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Rage: A Taut but Not Quite Tingly Pseudo-Ghost Story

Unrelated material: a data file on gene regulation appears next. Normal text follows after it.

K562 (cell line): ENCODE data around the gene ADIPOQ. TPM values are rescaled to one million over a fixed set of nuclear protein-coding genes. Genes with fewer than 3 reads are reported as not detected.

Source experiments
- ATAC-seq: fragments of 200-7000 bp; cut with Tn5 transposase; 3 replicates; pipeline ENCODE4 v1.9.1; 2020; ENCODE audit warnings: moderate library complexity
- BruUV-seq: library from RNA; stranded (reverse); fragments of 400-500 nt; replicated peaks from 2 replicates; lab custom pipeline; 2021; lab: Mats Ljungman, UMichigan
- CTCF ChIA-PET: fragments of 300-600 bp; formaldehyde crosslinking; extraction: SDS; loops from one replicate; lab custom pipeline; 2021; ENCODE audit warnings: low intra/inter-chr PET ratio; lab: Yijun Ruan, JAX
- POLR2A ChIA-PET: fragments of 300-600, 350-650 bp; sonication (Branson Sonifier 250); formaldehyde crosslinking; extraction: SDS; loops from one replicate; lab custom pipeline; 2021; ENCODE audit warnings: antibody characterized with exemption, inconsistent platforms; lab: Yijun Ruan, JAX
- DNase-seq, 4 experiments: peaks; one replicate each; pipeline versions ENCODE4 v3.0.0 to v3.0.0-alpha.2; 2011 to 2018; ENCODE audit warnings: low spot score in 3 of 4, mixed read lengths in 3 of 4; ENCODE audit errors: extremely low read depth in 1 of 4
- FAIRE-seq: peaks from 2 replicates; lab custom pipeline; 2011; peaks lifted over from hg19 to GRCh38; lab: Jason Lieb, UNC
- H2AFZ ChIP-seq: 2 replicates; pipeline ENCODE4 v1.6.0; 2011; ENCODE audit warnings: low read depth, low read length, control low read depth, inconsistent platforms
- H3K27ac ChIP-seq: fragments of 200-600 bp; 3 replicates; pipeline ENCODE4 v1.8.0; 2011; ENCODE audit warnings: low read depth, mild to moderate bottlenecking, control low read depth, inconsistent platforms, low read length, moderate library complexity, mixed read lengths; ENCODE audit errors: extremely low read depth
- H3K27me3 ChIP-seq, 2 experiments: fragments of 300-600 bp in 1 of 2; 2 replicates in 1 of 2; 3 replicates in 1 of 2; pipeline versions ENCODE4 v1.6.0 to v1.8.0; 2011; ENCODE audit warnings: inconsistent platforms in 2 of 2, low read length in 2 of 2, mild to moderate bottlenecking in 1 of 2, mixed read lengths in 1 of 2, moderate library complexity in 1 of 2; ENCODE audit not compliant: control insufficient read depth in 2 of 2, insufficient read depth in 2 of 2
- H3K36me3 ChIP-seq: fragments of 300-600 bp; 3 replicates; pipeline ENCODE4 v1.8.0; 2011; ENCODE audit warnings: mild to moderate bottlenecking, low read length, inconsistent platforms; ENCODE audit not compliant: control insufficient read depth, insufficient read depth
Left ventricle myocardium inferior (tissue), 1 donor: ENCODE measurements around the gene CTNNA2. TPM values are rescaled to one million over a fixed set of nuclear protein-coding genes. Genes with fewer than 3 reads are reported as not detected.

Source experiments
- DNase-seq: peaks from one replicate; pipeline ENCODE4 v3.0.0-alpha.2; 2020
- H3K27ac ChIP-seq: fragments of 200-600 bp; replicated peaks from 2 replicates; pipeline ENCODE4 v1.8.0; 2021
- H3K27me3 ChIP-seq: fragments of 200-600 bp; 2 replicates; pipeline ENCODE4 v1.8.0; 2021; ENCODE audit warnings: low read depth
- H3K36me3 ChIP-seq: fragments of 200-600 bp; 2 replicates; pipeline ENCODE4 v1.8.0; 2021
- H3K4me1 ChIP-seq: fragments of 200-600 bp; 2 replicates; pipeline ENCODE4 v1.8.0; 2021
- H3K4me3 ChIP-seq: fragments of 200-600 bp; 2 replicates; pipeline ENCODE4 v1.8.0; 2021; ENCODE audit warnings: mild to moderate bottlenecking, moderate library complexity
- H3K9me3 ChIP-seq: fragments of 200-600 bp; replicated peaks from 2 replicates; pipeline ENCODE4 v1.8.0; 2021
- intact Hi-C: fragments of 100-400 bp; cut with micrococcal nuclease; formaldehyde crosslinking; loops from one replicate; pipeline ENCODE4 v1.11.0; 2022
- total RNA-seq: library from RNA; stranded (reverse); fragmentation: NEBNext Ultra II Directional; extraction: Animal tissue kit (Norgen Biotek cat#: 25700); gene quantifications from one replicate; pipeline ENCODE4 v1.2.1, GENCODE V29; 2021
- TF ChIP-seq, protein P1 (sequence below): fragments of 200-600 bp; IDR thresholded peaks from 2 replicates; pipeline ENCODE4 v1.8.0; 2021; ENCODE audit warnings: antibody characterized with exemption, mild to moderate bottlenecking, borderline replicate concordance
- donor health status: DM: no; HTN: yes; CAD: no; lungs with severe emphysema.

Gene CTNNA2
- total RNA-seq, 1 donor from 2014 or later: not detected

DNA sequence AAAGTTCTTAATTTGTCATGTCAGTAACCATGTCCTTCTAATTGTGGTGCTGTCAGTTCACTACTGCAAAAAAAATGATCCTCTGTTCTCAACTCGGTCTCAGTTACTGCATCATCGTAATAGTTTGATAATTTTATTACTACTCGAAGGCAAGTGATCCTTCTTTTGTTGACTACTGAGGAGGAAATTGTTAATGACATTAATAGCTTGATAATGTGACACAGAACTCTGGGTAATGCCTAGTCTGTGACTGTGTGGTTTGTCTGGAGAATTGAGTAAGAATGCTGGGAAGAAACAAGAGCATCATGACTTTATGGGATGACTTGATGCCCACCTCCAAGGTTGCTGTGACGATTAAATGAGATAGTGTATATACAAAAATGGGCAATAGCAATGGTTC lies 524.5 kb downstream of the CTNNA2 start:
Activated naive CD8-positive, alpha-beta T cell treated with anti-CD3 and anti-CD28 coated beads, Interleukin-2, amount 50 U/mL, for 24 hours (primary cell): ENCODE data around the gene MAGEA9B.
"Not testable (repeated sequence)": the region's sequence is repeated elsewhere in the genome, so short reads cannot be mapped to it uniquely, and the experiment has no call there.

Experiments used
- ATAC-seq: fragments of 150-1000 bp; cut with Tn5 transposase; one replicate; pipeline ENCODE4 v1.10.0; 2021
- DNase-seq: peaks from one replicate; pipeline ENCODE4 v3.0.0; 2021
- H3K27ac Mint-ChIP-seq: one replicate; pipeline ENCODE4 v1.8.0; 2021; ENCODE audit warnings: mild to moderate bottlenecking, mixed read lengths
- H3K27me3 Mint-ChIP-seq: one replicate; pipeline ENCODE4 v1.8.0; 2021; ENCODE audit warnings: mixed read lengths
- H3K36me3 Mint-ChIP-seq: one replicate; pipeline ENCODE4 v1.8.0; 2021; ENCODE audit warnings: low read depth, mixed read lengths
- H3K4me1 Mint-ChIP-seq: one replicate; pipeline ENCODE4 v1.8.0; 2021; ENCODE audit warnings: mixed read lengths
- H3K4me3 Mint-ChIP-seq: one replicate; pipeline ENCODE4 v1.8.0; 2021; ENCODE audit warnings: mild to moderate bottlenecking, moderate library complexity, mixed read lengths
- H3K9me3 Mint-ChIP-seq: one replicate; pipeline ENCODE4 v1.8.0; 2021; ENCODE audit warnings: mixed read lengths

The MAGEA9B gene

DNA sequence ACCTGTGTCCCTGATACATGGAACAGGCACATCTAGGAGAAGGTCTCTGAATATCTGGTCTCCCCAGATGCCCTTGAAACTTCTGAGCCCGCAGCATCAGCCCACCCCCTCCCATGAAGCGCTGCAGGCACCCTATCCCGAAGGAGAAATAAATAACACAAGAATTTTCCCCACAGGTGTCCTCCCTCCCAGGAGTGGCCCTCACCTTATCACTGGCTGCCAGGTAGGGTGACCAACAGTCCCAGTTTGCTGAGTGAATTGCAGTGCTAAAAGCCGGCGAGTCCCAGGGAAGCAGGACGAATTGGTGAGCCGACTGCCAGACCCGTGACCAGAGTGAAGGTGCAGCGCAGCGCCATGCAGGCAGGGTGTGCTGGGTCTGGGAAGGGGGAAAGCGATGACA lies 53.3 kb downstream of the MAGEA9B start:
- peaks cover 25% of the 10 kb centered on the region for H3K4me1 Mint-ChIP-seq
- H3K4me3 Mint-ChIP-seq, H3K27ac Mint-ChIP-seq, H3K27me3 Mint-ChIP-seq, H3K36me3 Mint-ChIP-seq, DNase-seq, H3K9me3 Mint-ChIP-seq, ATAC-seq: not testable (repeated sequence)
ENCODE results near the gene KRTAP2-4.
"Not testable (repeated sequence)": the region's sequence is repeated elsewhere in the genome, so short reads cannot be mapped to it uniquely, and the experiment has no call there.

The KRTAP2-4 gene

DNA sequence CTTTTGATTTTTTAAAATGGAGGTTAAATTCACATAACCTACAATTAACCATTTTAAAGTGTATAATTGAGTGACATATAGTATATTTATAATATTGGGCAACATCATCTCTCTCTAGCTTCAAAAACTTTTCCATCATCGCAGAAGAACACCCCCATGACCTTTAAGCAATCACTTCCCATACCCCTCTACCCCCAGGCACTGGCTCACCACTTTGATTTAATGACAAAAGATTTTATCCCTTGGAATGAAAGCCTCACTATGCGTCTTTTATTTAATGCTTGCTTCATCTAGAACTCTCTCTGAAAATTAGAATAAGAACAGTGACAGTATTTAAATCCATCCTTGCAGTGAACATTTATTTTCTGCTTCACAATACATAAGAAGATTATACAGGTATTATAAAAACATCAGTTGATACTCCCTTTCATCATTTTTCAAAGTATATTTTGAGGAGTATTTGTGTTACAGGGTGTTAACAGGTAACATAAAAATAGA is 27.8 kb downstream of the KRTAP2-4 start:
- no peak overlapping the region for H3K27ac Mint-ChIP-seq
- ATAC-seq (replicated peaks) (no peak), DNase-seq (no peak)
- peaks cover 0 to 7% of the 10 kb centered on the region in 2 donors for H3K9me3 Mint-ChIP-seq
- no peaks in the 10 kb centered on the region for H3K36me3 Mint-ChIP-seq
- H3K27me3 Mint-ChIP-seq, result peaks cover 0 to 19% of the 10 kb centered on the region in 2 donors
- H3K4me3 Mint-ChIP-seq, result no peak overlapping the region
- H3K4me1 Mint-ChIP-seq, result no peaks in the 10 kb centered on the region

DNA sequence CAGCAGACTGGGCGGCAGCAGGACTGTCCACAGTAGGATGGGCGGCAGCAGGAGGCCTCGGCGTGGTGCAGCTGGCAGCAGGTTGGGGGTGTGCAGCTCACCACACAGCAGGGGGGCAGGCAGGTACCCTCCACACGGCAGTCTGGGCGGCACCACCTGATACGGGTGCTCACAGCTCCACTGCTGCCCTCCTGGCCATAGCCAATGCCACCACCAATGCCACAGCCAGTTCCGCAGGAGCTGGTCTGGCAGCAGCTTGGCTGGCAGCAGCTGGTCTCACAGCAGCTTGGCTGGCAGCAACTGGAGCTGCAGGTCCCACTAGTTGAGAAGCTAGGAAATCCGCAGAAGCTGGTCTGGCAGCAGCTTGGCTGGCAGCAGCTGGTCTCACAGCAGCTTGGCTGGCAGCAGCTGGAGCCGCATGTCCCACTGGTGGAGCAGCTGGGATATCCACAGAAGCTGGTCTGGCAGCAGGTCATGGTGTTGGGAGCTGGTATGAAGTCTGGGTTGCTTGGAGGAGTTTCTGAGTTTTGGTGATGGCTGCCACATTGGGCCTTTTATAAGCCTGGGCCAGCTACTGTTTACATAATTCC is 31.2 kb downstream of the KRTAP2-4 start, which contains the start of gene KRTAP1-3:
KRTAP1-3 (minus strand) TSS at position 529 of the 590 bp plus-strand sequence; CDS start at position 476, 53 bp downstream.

The Torres family, faded Spanish aristocrats, live in the ancestral estate where almost all of Rage, Sebastián Cordero’s taut but not quite tingly pseudo-ghost-story, is set. The Torres mansion has good bones but is crumbling at the margins; Rage has something of the opposite problem. Rosa (Martina García) and José María (Gustavo Sánchez Parra), both natives of South America, are a newly christened couple when the film begins. A live-in maid at the Torres residence, Rosa is a servant-class stoic, while construction worker José María’s rage flares early and often, if only when Rosa is insulted by Spanish men. When his second outburst leads to murder, José María becomes an uninvited guest in the Torres home, unbeknown to all but the marauding rats in the long-abandoned attic. Cordero combines bravura camerawork and fleet pacing to illuminate his themes and animate the Torres home, where José María watches over Rosa—herself a ghostly presence who haunts sumptuous dinners from the door frame and who seems to drift out of her body when Torres Junior threatens her. And yet the structuring allegory’s invocation of familial bonds and immigrant burdens grows stilted: It doesn’t collapse this delicate film, but it can’t quite hold it up, either.


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